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Charles Schulz's home was destroyed in California's wildfires - Bring Me The News

Charles Schulz's home was destroyed in California's wildfires

Family members say some Peanuts items were lost.
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Charles M. Schulz drawing Charlie Brown.

Charles M. Schulz drawing Charlie Brown.

The California home where cartoonist Charles M. Schulz lived after leaving his native Minnesota has been destroyed by this week's wildfires, family members say. 

Monte Schulz, the stepson of the Peanuts creator, told the San Jose Mercury News his mother was able to escape from the home at about 2 a.m. Monday but said the house in Santa Rosa was lost.

Schulz told the newspaper "there were a lot of Peanuts things in the house." But the majority of the original Peanuts comic strips and artwork are kept at the Charles M. Schulz Museum and Research Center, where his widow, Jean Schulz leads the board of directors.

The museum is also in Santa Rosa and was closed this week when the area lost power and was evacuated. 

But its marketing director told the Sacramento Bee on Wednesday: "The museum is fine. There's no fire around it and everything is safe." 

The fires

There were 21 separate fires burning Thursday in a three-county area of northern California, ABC News reports, and at least 29 people have been killed by the flames.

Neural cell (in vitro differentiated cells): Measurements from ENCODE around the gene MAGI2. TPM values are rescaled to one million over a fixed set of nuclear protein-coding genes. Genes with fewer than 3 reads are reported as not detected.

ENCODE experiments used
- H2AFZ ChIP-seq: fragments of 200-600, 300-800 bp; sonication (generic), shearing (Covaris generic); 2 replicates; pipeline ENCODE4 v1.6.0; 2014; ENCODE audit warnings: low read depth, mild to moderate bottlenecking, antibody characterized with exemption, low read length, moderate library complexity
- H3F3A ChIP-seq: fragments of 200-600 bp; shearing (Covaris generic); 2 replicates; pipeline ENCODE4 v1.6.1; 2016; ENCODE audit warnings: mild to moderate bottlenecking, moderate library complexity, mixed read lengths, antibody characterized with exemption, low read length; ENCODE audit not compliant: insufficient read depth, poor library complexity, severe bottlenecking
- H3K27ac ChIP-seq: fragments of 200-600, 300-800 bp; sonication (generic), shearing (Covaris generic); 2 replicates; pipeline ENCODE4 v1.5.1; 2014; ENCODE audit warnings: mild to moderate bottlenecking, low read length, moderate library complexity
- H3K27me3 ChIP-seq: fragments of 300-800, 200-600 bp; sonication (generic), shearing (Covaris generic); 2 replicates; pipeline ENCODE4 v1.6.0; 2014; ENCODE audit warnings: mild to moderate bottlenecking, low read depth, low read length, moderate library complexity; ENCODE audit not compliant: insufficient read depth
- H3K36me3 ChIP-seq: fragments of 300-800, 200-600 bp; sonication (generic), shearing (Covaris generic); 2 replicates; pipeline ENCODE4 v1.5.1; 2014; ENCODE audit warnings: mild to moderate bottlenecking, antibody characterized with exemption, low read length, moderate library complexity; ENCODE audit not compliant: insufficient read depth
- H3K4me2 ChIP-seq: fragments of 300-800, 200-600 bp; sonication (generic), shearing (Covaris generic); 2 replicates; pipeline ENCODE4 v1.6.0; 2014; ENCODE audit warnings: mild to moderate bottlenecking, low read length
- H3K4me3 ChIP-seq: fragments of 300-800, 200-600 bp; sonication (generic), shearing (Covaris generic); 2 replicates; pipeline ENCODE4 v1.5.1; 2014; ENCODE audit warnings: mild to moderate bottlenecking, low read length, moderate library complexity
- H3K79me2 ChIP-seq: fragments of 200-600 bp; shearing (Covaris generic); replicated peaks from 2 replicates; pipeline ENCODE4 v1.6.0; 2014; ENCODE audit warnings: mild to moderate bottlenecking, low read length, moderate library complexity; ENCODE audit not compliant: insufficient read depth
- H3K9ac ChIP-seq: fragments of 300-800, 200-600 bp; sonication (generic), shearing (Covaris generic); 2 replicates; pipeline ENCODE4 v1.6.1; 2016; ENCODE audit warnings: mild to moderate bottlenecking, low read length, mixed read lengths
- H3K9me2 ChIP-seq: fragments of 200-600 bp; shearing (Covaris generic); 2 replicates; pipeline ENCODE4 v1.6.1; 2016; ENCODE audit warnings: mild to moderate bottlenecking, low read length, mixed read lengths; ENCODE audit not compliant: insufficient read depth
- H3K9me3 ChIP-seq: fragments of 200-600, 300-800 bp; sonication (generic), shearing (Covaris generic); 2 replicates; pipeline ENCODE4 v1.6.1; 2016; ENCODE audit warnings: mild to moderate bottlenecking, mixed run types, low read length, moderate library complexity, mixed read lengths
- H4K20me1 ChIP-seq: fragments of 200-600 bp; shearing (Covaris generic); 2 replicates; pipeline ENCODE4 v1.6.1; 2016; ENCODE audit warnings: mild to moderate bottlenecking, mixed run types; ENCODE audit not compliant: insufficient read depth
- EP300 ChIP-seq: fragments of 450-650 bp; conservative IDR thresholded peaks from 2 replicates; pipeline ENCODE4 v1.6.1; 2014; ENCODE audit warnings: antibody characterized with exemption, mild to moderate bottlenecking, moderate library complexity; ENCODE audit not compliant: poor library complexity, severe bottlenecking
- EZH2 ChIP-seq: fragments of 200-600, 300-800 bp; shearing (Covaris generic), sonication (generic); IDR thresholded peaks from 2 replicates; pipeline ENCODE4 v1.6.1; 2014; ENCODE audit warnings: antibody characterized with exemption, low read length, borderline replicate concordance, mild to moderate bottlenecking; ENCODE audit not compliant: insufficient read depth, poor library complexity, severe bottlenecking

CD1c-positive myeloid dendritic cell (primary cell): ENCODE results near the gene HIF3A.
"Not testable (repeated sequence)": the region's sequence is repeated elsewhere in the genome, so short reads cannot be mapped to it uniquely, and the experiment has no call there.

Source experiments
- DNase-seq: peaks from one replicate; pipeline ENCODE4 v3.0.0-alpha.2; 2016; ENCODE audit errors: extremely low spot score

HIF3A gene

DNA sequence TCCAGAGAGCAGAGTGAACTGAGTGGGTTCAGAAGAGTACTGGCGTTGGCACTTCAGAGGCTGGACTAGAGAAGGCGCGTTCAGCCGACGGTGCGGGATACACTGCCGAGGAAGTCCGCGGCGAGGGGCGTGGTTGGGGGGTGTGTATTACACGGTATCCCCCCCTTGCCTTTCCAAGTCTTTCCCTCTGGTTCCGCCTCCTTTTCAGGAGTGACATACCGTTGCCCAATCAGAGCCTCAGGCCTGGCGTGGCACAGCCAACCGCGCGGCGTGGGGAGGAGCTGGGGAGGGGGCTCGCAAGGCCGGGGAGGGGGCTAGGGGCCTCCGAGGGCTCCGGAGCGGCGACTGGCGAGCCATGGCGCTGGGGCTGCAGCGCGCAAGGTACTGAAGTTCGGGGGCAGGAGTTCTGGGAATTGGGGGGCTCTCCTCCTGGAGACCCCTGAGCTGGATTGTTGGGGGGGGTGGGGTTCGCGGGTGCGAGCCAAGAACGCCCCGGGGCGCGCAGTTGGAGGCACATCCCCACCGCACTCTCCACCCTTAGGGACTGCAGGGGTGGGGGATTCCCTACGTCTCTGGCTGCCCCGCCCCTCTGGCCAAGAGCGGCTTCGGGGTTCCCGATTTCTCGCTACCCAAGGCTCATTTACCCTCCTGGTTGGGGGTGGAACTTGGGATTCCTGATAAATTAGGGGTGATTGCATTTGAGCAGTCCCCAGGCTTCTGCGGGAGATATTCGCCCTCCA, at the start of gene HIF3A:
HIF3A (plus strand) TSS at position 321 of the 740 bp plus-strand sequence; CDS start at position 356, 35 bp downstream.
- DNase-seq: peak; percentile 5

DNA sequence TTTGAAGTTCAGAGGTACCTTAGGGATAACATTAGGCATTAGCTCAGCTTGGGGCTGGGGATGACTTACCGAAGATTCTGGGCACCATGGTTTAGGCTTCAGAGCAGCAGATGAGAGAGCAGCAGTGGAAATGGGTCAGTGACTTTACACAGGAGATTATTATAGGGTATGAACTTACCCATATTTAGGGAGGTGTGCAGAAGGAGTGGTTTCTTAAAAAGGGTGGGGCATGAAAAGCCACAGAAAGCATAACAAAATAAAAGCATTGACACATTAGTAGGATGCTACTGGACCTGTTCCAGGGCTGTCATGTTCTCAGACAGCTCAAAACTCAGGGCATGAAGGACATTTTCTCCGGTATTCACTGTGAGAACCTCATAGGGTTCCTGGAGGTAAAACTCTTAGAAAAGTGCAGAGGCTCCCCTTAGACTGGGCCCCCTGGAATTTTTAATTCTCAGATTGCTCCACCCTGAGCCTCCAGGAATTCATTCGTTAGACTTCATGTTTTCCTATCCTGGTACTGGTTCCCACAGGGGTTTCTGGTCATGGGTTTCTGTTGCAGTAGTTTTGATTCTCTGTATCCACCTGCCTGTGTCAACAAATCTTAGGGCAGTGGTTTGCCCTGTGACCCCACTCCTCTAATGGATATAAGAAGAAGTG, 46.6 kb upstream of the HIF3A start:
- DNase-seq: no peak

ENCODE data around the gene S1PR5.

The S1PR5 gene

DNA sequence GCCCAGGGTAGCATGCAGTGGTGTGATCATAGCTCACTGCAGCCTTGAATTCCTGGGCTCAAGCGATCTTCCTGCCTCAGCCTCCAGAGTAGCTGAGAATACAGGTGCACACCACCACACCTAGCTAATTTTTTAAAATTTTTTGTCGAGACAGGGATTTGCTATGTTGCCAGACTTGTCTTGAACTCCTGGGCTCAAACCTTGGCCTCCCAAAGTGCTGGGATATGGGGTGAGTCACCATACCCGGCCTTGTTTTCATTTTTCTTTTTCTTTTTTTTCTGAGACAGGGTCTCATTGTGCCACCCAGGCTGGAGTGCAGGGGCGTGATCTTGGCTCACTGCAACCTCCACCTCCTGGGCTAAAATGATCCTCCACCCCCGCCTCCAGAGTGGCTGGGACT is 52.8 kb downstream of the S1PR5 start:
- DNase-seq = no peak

The fires have destroyed thousands of homes as well as wineries and resorts. 

ABC says more than half the deaths have been in Sonoma County, where Santa Rosa is located. 

Schulz's home for 40 years 

Sonoma County's airport is named after Charles Schulz, who lived there for 40 years until his death in 2000, the Mercury News says. 

According to the Schulz museum, the cartoonist was born in Minneapolis before his family moved to St. Paul, where he spent most of his youth.

After serving in World War II, he returned to Minnesota and lived with his father in an apartment above Carl Schulz's St. Paul barber shop, selling comics to the Saturday Evening Post and the Pioneer Press.

Schulz's comic strip Li'l Folks was renamed Peanuts in 1950.

It still appears in some newspapers and is regarded as one of the most popular and influential comic strips in American history. 

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